Fahey suggested they make mini-blueberry pies, a way to serve the classic American dish without the mess. She wove tiny pie crust lattice tops for the pastries.
Cooking for a former president is one of the Fahey’s many foodcentric memories. She has many others, including many centering on her father, Kevin, who died in a car accident two weeks before her 11th birthday in 2006.
She remembers a family tradition in which she, her father and her brother, Eamon, 20, would make breakfast for her mom every Mothers Day.
Artistic abilities run in the Fahey family. Her mother is a graphic designer and her late father was a creative director at Young & Rubicam advertising agency in New York.
Anne Fahey said her career may have had an influence on her daughter, but Byrne is very independent. Anne said Byrne does not ask for much help designing Spork and has been cultivating her own creativity from a young age.
In fifth grade, Byrne displayed her interests in design, writing and food in a health project. Anne Fahey said Byrne created a recipe for healthy pancakes and presented it an pancake shaped book.
Along with graphic design, cooking is also a family affair.
Anne Fahey said she and her daughter spend a lot of time in the kitchen. Yet Byrne considers herself a picky eater, preferring baking to cooking because she enjoys making sweet treats most.
“I like to make things people don’t realize they can make themselves, I think it makes a bigger impression,” Byrne Fahey said. One of those things is homemade marshmallows.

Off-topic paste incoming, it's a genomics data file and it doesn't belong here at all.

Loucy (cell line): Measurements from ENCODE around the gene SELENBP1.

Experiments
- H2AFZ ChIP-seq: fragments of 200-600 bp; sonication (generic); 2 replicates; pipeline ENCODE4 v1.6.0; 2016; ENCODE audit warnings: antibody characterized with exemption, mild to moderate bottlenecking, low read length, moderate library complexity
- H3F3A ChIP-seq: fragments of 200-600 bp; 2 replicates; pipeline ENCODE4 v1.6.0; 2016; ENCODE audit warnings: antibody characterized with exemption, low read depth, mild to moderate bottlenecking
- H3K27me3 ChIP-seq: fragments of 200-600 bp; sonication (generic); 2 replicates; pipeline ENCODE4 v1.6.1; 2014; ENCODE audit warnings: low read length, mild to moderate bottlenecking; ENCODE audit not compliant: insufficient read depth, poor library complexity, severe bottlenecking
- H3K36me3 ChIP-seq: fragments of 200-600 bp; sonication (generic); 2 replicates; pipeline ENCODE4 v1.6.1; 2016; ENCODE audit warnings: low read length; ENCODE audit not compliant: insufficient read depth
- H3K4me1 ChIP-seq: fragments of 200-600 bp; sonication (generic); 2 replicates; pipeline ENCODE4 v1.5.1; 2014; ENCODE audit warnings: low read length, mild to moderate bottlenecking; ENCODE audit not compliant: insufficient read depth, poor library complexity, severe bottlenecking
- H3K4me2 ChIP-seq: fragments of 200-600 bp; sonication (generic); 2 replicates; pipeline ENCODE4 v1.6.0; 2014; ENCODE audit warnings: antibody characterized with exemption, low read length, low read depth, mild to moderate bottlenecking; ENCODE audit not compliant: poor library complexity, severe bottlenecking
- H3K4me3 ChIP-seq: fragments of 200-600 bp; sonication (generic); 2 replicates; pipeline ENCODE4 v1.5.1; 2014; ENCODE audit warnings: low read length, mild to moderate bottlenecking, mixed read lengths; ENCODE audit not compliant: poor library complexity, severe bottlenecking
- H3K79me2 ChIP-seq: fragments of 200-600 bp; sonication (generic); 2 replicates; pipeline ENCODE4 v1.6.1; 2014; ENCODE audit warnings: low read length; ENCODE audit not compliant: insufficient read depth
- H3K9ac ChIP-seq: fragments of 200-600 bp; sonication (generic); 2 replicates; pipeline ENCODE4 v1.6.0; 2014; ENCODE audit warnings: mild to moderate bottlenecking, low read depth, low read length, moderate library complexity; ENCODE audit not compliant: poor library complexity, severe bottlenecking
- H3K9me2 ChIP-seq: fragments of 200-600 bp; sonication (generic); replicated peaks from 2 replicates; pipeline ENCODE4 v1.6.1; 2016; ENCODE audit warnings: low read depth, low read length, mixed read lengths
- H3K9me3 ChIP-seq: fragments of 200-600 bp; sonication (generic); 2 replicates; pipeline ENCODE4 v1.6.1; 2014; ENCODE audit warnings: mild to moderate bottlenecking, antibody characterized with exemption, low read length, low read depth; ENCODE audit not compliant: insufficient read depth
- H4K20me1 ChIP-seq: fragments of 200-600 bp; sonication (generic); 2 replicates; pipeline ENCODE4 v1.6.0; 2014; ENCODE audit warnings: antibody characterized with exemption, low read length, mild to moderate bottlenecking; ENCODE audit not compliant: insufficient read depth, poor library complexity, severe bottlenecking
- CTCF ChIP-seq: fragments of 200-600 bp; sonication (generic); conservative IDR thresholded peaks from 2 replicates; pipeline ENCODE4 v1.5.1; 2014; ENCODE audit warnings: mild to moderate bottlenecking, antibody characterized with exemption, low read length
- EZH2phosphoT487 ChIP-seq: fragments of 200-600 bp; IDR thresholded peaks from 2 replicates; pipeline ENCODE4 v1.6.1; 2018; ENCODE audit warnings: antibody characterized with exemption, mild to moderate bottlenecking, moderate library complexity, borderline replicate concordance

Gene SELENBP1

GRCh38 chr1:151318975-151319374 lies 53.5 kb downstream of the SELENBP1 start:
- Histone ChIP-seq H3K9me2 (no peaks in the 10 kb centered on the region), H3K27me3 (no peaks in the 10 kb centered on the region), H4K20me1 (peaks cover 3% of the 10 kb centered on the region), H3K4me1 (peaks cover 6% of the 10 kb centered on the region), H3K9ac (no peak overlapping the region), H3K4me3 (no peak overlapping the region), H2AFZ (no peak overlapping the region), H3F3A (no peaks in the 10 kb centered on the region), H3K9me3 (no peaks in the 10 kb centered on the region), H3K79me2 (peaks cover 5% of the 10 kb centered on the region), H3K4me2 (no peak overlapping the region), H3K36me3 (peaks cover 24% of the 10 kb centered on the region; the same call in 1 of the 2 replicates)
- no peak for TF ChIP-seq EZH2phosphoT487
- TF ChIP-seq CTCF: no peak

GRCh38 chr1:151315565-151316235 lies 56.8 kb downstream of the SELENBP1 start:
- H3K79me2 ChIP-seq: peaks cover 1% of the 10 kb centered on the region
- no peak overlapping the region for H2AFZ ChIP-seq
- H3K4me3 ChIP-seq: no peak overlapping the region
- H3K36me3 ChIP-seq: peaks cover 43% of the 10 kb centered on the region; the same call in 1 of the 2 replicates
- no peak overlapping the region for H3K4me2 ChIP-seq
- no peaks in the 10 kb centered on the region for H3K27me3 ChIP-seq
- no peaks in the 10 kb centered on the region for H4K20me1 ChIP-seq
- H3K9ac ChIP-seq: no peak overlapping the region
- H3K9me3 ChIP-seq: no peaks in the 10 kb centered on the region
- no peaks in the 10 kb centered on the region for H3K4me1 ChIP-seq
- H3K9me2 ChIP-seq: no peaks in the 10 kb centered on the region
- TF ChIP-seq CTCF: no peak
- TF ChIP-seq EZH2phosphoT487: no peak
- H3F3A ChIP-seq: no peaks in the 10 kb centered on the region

Byrne is also a vegetarian.
Outside of the kitchen, she keeps busy with many activities at the high school. She just completed her last issue of the The Tower, PHS’ school newspaper. She began as a writer and went on to become the paper’s news and features editor, then its managing editor.
In addition to The Tower, Fahey was a cross country runner, and is a member of student council, serving as senior class treasurer.
Owing to her love of sweets, she said, she had a large role in planning her schools Candyland-themed prom.
Fahey said it takes a staff of about 20 contributors two months to create single four-page issue of Spork. Staff members write reviews, test recipes, create visuals and edit articles. In the most recent edition, which came out last November, the cover story featured a ranking of the area’s pumpkin spice lattes.
Byrne said she wants Spork to be about fun, and tries not to put much pressure on the staff. However, that laissez-faire style sometimes leads to her taking on much of the work much of the work herself, and she admits that she’s not a good delegator.